What is Endometriosis and what are the symptoms?

Endometriosis, commonly referred to as “endo”, is a chronic condition which affects one in ten women. It refers to when endometrial cells, the type that line the inside of the uterus (or womb) make their way to other sites in the body, usually within the pelvis, such as the ovaries or peritoneum (tissue which covers the pelvic organs).
Some women with endometriosis have no symptoms at all, some experience varying degrees of pain, others infertility. The pain that women experience is not always in association with periods and can be at other times of the cycle, and includes pain with urinating, upon using bowels and with sexual intercourse.

What causes it and can it be cured?

It is not fully understood what causes endo, and there is no “cure”. It is considered a chronic condition which, while does not affect life expectance, can certainly affect quality of life and cause significant disruption to young women. The treatments are targeted towards managing and minimising symptoms and endometriosis usually resolves with menopause.

How is it diagnosed?

Usually endometriosis is diagnosed at a laparoscopy (keyhole surgery), but this is not always necessarily performed before starting treatment. If you have pain and it is likely you have endo, there are several treatments we can try which don’t involve having surgery. If endometriosis has caused cysts on the ovaries, or larger deposits (called nodules), that can often be seen on an ultrasound.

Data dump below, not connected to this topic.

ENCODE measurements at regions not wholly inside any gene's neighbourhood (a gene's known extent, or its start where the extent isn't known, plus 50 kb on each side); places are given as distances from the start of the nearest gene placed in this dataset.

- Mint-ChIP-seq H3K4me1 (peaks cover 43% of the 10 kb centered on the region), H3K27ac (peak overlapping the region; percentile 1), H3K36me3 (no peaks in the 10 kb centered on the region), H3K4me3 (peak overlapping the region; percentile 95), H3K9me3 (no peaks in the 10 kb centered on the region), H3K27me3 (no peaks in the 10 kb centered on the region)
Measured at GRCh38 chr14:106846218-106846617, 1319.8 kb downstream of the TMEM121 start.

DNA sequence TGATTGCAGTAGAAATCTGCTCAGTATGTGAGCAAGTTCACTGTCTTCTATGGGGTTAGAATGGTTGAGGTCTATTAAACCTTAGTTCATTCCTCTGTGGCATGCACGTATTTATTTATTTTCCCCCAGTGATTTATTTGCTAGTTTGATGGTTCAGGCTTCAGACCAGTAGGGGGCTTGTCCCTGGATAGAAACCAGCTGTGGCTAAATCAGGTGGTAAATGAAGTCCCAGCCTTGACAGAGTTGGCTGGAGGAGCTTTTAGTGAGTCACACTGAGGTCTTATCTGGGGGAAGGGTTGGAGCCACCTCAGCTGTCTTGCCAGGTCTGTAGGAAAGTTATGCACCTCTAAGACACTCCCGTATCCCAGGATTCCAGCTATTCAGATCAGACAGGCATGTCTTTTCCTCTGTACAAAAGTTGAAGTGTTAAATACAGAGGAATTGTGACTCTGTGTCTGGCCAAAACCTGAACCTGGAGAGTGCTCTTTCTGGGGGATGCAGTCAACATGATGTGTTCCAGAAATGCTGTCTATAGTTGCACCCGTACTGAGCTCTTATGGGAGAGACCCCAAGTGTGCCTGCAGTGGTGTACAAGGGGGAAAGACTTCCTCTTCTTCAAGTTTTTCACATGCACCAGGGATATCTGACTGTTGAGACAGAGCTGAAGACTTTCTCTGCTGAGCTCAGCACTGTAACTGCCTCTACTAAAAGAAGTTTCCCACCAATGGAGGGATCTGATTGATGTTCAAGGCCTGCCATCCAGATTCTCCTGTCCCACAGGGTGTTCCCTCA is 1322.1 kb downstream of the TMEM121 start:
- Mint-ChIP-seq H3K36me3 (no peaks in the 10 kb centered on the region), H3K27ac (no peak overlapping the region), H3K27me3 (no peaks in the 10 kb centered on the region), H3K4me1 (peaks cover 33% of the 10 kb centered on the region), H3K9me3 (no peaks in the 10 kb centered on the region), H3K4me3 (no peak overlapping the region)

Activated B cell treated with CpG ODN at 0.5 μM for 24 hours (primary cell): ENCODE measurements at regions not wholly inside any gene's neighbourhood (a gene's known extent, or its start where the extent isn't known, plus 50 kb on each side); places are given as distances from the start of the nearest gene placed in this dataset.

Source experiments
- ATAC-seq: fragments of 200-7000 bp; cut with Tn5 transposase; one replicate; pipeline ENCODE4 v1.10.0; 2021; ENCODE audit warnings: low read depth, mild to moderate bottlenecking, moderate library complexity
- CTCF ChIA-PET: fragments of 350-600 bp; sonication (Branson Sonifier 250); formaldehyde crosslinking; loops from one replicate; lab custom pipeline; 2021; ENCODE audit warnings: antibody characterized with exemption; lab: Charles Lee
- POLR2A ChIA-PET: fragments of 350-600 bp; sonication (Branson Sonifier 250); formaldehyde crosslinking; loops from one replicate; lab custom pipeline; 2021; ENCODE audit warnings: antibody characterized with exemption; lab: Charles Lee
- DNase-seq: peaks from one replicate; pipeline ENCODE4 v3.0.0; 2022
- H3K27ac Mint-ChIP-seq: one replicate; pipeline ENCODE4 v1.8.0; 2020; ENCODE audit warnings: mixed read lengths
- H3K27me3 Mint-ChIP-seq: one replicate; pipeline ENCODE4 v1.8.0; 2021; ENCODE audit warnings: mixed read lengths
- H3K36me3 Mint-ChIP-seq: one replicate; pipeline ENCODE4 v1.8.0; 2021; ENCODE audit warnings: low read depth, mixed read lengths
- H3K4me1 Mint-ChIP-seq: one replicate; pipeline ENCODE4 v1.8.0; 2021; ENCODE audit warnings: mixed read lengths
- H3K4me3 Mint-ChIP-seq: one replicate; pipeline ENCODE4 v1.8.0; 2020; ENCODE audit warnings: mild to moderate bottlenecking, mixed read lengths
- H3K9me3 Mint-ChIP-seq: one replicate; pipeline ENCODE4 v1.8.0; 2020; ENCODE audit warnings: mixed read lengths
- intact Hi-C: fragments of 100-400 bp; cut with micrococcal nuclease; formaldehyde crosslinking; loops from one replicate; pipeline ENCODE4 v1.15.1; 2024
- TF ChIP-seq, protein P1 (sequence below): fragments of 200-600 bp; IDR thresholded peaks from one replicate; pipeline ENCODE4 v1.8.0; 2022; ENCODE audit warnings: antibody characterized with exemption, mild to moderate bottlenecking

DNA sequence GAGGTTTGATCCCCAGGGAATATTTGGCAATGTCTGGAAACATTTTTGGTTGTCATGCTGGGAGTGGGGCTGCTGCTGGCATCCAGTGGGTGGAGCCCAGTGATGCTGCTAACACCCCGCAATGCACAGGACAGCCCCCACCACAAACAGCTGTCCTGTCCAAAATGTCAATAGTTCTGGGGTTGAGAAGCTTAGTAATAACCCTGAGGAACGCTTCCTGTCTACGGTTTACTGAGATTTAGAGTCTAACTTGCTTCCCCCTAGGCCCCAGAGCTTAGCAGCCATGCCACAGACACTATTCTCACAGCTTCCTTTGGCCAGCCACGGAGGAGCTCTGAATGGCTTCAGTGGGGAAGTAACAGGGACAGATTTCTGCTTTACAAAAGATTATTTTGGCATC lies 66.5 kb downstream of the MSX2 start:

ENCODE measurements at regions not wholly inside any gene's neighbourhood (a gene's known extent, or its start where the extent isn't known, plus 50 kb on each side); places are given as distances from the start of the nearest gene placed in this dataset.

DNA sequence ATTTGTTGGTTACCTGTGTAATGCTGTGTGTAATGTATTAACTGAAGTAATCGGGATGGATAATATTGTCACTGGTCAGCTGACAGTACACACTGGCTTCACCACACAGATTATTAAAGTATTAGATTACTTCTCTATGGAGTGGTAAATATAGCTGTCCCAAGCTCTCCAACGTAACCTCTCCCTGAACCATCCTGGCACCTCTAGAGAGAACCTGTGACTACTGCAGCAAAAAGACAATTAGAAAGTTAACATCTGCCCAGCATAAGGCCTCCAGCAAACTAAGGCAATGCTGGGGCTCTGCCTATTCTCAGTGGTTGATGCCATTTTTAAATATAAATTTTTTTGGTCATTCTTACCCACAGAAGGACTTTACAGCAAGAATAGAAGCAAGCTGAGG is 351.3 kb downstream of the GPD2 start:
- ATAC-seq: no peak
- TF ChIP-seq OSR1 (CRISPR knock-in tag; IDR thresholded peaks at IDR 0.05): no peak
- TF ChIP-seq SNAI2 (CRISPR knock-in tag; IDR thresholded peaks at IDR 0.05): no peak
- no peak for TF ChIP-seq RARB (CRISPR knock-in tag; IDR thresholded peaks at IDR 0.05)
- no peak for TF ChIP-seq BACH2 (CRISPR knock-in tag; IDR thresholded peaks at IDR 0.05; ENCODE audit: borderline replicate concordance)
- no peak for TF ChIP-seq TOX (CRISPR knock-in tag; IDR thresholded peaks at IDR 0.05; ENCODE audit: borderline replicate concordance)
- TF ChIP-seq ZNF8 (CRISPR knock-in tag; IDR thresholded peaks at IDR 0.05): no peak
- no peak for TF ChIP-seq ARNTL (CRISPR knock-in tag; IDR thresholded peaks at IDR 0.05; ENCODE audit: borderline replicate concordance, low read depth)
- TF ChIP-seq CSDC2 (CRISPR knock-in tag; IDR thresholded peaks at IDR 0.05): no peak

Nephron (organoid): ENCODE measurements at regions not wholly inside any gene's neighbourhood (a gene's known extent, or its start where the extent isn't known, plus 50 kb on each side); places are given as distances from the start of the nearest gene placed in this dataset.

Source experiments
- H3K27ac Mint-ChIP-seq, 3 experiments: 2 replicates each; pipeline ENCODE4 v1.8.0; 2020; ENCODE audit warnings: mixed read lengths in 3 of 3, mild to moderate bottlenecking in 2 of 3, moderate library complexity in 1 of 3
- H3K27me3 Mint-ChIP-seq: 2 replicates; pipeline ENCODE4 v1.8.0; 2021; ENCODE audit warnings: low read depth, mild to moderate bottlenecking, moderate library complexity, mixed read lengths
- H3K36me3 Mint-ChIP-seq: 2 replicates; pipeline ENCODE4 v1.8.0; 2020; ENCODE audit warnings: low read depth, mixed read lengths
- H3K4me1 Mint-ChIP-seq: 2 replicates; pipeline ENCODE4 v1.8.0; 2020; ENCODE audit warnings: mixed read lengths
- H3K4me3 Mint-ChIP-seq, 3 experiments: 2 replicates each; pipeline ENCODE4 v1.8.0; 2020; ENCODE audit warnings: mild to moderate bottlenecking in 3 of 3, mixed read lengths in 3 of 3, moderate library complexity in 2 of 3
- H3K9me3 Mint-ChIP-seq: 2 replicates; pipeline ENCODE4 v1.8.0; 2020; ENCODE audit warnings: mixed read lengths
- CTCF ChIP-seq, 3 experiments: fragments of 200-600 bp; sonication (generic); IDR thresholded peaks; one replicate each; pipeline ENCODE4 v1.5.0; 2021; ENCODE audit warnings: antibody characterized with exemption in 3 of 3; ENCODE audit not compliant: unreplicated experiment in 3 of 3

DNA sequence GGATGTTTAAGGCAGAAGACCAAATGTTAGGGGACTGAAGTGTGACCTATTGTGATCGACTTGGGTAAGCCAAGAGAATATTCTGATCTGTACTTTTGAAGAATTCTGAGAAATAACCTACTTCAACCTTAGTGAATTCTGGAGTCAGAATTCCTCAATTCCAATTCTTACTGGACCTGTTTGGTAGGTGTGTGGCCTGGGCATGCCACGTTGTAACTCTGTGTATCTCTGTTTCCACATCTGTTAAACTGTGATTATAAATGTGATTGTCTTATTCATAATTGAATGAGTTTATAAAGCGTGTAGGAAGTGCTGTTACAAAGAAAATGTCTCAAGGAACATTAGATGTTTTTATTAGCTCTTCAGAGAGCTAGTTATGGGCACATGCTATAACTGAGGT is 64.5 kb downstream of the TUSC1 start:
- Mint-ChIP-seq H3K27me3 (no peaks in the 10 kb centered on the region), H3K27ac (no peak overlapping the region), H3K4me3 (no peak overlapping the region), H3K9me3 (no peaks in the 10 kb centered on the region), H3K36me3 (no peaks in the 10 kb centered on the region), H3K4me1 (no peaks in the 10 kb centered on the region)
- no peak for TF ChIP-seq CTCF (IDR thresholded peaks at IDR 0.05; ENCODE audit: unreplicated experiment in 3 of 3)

How is it treated?

Treatments for endo are targeted towards the symptoms, and as many women have no regular symptoms of endometriosis it is reasonable to not have any treatment. Otherwise, the treatments range from over the counter medications, usually anti-inflammatory pain relief, to prescription medications, to surgery for removal of the endo. Physiotherapy, acupuncture and many other allied health professionals can also be helpful in managing endometriosis and pain in general.

Will I have difficulty falling pregnant?

Not necessarily. Most women with endo will have no difficulty conceiving (so if you are not planning a family, and you have endo, you should still use contraception). Some women will find that it takes them longer to get pregnant and more rarely, there may be significant difficulty falling pregnant. It is important to talk to your specialist or GP if you are planning a pregnancy, or are concerned about the impact your endo may have on conceiving.

Where can I get more information?

Here are some good, reliable sources of information about the topic